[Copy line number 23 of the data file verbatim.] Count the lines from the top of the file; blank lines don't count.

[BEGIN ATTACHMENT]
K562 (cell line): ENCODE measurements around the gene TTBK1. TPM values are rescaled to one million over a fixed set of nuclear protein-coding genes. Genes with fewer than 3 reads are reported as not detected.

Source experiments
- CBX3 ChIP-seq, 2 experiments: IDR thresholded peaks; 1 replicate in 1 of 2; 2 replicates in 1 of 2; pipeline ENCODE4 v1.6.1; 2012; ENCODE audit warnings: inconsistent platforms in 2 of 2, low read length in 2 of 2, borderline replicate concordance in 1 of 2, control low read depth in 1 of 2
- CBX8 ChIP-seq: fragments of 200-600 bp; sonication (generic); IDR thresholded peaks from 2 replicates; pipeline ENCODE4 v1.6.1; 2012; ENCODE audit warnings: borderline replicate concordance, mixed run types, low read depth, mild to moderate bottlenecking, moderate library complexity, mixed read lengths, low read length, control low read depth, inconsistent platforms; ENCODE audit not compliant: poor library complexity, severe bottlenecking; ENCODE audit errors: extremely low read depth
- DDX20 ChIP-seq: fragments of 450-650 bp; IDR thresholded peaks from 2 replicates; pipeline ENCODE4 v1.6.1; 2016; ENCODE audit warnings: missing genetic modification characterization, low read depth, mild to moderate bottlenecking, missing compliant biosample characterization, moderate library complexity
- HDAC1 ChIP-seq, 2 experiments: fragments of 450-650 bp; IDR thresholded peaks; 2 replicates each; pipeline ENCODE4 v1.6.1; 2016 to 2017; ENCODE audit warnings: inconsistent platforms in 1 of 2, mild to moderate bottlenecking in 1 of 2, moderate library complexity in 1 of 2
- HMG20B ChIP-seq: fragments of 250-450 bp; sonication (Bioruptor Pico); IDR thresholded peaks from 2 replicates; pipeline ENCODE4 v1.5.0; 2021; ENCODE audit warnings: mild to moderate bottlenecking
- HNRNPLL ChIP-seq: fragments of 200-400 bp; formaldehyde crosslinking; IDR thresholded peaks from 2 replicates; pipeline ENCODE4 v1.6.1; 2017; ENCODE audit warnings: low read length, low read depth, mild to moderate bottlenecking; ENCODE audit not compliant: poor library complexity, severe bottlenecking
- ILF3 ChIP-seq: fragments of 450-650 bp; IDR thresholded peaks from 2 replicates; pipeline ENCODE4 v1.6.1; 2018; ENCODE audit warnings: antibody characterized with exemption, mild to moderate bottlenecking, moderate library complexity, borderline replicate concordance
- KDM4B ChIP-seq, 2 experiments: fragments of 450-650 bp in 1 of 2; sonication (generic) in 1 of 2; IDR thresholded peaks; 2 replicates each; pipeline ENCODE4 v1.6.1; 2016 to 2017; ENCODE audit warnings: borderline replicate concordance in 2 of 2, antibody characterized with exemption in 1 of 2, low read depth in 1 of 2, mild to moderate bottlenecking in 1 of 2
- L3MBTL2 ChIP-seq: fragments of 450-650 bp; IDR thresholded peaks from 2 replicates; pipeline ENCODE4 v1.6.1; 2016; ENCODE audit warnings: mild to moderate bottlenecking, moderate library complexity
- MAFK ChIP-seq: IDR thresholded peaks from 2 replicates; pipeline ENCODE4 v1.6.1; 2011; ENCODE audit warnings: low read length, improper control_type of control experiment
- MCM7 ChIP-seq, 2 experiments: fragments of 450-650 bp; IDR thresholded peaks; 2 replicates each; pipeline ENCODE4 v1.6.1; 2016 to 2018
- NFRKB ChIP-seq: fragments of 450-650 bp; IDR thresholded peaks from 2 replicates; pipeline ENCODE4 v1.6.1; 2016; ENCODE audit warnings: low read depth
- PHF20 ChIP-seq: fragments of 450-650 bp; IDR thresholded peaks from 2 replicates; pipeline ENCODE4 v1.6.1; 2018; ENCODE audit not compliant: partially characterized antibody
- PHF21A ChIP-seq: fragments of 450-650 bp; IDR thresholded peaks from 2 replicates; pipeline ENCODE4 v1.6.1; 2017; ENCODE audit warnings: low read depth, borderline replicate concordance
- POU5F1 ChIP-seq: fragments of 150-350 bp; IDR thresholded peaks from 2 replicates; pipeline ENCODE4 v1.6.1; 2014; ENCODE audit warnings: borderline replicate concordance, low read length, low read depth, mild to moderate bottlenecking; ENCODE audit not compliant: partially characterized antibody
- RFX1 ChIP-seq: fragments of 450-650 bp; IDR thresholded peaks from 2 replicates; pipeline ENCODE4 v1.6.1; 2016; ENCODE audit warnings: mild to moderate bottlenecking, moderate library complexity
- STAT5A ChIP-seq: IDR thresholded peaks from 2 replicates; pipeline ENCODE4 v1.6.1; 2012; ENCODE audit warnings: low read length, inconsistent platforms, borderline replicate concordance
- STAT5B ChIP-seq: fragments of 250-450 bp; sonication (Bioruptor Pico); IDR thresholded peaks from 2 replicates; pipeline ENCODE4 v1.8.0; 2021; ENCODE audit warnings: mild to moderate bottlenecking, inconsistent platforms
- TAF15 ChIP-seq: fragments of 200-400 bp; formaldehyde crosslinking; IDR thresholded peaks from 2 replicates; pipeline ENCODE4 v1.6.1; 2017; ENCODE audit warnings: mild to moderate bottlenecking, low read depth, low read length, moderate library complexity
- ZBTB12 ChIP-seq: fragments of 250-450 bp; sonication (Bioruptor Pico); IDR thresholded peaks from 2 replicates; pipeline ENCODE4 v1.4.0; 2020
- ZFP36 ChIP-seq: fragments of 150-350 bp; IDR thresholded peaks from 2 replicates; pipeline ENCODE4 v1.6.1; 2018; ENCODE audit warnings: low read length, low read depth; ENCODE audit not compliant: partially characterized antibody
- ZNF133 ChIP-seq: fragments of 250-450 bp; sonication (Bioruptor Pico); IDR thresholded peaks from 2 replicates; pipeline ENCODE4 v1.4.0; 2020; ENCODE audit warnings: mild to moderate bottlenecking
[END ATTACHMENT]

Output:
- ZFP36 ChIP-seq: fragments of 150-350 bp; IDR thresholded peaks from 2 replicates; pipeline ENCODE4 v1.6.1; 2018; ENCODE audit warnings: low read length, low read depth; ENCODE audit not compliant: partially characterized antibody